Mounting An Outboard Motor On A Kayak

Setting up a kayak with an outboard motor is fun and a challenge.

Mounting An Outboard Motor On A Kayak

Here are photos of my current project.  I’d be interested in photo’s of your kayak and motor set up and will put them on a page in this website.

It is possible to make up a transom bracket over the stern of a kayak but it is pretty much impossible to start an outboard motor mounted there. It is also possible to rig up steering, throttle and off switch but it is a lot of complicated work. Battery outboards are easier in that they can be started simply by switching on so easier to operate remotely than petrol outboards.

The easy way to mount an outboard motor on a kayak

The Hunter

I just put this in here because I thought it was an interesting situation. Nothing to do with putting a motor on your kayak – although who would argue that a motor might be very useful right about now.

It is easier to stick a transom bracket out the side just behind your seat so you can still paddle. Starting the outboard situated just behind one’s right shoulder is a bit tricky but doable. I am going to try turning the outboards engine to 90 degrees to the prop for my next trip. It is easy to do this – just look under the engine. It is held to the top of the leg by four equi spaced cup head bolts so undo these, rotate the motor making sure the throttle still works. Then bolt it back in place. That’s it apart from any adjusting of the throttle.

By doing this the starting handle faces inwards and it remains to be seen if it is easier to start the engine with it mounted sideways to the length of the hull. That’s called “athwartships” in nautical terms – i.e. sideways to the length of the hull.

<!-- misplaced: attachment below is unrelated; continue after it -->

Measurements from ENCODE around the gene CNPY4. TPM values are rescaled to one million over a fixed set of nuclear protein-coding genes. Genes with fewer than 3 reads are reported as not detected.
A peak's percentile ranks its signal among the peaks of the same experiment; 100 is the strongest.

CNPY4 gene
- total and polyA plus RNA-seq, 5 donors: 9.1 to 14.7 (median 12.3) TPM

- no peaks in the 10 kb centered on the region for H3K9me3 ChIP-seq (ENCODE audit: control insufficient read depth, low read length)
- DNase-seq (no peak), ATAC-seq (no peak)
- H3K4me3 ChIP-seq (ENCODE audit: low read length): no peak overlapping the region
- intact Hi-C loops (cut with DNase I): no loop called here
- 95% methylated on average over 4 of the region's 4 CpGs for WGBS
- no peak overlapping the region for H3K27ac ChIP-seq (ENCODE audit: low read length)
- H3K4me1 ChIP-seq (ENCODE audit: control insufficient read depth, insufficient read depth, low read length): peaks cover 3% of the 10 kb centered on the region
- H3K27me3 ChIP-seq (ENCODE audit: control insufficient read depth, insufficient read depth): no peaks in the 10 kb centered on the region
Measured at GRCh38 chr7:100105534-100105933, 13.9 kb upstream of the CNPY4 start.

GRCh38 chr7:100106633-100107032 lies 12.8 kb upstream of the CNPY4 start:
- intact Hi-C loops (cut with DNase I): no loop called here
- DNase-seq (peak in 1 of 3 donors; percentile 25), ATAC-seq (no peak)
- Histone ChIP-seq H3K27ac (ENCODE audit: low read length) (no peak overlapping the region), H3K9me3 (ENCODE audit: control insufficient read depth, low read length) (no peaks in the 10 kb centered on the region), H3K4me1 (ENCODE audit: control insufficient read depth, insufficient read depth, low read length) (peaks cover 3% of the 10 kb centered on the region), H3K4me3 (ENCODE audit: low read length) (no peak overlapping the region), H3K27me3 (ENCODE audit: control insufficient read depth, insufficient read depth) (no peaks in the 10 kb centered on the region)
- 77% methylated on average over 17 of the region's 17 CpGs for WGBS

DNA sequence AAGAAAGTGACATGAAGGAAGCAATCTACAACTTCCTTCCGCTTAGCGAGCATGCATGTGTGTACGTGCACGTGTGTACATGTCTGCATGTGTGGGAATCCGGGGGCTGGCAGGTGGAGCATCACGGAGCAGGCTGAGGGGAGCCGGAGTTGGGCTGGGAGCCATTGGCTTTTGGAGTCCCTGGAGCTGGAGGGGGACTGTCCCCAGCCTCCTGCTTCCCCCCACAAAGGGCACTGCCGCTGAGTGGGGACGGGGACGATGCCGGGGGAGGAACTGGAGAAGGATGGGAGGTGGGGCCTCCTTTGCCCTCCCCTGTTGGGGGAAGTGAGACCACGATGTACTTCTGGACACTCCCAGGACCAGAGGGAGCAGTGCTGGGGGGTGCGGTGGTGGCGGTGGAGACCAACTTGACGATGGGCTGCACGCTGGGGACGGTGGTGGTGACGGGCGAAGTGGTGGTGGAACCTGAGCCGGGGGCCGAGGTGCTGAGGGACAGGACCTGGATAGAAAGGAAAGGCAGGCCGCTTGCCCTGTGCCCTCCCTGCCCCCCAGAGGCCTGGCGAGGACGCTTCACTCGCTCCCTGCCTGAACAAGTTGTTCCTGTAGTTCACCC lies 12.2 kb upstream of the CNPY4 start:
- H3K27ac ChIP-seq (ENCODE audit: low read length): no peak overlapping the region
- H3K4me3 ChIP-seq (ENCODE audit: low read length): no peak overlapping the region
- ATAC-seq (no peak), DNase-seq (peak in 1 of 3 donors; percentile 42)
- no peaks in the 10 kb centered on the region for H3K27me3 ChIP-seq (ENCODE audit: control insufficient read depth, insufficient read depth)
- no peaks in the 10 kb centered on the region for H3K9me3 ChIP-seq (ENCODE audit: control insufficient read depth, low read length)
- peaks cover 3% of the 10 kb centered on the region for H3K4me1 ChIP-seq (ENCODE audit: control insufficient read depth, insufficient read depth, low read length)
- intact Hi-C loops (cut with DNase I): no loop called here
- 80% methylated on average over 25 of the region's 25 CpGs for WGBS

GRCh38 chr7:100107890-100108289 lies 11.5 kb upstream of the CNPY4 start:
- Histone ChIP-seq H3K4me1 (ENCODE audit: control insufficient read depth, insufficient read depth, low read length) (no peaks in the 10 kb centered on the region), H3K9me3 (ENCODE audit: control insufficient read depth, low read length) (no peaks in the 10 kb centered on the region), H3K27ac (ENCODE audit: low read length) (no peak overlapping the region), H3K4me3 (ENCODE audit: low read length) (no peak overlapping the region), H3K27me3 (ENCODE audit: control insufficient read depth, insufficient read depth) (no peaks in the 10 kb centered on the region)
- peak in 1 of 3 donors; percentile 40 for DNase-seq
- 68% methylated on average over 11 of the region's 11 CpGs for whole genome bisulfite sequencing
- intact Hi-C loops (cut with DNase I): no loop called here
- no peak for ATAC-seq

Tip: While the engine is loose lift it and spray some CRC around under the engine, outside clutch and down around the bearing under it. This is just a corrosion preventative thing and may as well be done while you have the opportunity.

Making a transom bracket for a kakak

My plan was to:

1 – securely mount a transom bracket for my 1.5 hp outboard motor and
2 – have the ability to add or remove a pole to mount outriggers on the kayak.

My first attempt worked well but I was holding the kayak transom bracket in place with a motorcycle tie down that went down and around the hull. I was, for a year or so, reluctant to drill holes in my kayak but I’ve done that now and this is the result….

kayak motor transom

Looking towards the stern of the kayak.

Mounting An Outboard Motor On A Kayak

Looking towards the bow of the kayak. There is room for the outboard between the transom bracket and the outrigger pole.

kayak outrigger-mount-transom bracket for outboard motor

The outrigger pole slides in through the brackets that stabilise the transom. The pole is not complete yet and will soon have a locking clamp to prevent the pole sliding back and forth but still allow it to rotate as the pontoons move on the water.

transom-bracket kayak motor mount

The brackets are made of 30 x 3 flat bar aluminium.